Let's face it, no matter which franchise had landed the No. 1 overall pick in the 2014 NBA draft lottery, there were sure to be whispers of the event being "rigged" and countless cries for an overhaul of the process.
Congratulations go out to the Cleveland Cavaliers, who once again get to be the victims of such shenanigans and have another shot at an elite prospect of the front office's liking.
But what about the losers? Not the losers that just won on Tuesday night. Which teams were brutalized by the pingpong balls? The answers are both obvious and a bit difficult to nail down, so let's take a look.
It's hard to hate when a team such as Orlando, coming off a 23-59 season, scores two picks in the first round. It's also hard to hate when the picks are No. 4 and No. 12 overall in what is one of the deepest classes in recent memory.
But then take into consideration that those picks could have been much better.
No. 12 is what it is, but the higher pick is what hurts. Going into the event on Tuesday night, the Magic had a 15.6 percent chance to land the No. 1 overall pick, according to Sports Illustrated.
Instead, they tumbled out of the top three.
Paul Kennedy of Fox Sports offers some context as to what could have been:
That's a major issue. Instead of possibly being in play for an Andrew Wiggins or Jabari Parker, the front office has a much more difficult decision and risk on hand with the fourth pick. As Alex Kennedy of Basketball Insiders notes, the Magic could still get an elite prospect:
Dante Exum, if the Philadelphia 76ers don't swipe him with the third pick, fits a major need. But he's also 18 years old and an unknown after playing ball in Australia.
Again, the Magic will get two great prospects out of the ordeal. But both picks could have been higher, meaning safer picks and production right away. The higher of the picks also needed to be an emphatic one in a league defined by superstars.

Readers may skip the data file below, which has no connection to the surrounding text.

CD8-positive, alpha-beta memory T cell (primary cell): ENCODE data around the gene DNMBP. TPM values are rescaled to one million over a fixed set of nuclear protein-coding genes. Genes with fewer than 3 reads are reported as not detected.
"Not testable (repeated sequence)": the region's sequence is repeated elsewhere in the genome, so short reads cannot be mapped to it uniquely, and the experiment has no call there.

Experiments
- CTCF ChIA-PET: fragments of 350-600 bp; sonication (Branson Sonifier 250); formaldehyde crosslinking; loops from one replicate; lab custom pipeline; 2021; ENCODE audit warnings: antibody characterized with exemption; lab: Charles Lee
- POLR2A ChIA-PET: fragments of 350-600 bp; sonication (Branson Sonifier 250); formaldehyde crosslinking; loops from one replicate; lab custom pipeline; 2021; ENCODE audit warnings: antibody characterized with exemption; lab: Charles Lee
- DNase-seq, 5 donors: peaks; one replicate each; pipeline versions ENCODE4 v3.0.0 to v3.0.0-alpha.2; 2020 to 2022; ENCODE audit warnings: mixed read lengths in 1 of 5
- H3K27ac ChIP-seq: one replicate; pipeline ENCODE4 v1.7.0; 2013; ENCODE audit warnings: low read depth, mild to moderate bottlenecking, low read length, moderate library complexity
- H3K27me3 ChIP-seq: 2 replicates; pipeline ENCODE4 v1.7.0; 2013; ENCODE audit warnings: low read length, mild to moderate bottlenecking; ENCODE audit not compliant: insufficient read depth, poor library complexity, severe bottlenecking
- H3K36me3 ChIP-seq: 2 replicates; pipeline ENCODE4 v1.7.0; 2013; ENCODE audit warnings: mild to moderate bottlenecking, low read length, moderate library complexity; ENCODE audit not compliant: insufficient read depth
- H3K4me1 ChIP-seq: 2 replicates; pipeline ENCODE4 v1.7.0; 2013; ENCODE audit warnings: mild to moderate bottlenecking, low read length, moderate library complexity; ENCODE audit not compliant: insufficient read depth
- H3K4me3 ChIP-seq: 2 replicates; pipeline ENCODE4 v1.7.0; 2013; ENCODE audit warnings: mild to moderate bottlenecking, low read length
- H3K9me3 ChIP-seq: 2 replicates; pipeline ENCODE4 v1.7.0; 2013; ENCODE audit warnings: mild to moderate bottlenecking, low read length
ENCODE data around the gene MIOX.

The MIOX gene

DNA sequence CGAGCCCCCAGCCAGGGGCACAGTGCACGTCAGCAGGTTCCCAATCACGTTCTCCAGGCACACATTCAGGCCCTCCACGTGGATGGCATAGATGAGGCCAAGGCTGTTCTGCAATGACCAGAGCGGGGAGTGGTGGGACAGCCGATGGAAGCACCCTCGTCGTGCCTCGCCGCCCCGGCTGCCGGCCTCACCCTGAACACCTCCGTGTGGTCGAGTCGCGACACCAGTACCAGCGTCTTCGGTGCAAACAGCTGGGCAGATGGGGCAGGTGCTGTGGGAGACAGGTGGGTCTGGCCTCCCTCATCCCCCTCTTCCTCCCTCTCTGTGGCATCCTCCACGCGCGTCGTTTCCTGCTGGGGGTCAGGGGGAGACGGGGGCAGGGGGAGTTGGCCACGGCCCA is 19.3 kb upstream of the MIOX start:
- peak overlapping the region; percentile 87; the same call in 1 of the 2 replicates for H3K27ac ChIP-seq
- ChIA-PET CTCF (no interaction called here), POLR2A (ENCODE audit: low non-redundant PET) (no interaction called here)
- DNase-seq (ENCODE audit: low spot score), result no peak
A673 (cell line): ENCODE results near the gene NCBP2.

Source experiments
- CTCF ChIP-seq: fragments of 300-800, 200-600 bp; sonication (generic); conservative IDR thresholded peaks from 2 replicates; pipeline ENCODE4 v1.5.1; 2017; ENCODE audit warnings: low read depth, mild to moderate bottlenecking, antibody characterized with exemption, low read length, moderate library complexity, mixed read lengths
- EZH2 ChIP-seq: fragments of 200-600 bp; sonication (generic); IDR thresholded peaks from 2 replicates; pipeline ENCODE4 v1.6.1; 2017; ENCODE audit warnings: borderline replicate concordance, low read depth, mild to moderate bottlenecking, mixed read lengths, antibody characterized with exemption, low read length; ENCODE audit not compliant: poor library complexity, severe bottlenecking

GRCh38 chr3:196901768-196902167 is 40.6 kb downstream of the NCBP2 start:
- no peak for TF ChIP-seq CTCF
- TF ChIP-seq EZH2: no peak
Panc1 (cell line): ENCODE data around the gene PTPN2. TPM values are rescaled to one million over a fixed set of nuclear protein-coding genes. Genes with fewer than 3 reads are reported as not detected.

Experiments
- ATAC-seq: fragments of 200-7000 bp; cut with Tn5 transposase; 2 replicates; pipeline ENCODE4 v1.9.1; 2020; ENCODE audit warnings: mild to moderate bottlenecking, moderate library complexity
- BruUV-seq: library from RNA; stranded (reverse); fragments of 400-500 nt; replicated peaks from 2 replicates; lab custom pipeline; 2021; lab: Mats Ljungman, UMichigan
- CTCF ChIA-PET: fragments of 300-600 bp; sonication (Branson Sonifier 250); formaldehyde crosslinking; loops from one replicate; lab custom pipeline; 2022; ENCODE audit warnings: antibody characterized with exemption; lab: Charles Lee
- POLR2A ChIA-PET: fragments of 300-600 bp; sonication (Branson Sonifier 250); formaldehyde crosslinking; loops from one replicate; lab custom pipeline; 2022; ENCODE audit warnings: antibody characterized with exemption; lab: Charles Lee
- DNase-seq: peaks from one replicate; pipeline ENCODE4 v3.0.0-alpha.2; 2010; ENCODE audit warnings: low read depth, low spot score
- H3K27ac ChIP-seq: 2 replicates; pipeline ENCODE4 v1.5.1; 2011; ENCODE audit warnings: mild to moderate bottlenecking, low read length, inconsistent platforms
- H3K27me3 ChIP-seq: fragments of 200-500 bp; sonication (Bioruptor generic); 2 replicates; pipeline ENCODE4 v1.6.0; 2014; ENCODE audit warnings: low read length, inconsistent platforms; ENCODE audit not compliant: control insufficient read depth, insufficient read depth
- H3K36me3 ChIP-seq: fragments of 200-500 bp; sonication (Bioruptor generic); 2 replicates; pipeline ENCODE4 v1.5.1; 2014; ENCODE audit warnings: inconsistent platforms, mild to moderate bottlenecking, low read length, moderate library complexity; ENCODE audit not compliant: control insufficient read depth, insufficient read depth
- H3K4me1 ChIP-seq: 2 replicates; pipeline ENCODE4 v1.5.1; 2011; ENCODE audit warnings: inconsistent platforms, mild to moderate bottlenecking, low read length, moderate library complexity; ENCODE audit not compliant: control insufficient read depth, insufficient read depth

Oh, and the Magic had to watch the Cavaliers, a team that entered with a 1.7 percent chance at the No. 1 pick, leapfrog them.
Sorry, but Stan Van Gundy didn't bring any luck with him to Detroit.
The Pistons don't have a first-round pick thanks to...Ben Gordon. LostLettermen put it best on Twitter:
For those who (purposely) forget why the stipulation was in effect on Tuesday night, remember that the Pistons elected to ink a deal involving Corey Maggette and Gordon in order to free up cap space.
For his part, Van Gundy remained upbeat about the whole thing, per the Pistons' official Twitter account:
What assets Van Gundy thinks he can trade to perhaps move up in the draft is difficult to discern, but it's a safe bet pick No. 38 isn't going to significantly help a roster in need of a ton. There will be some cap space available for free agency, but the holes on the depth chart far outweigh whomever the team can lure to a hapless roster.
Had the Pistons played their cards right over the years, this would be a drastically different story. Instead, Detroit must continue to pay the price for past sins.
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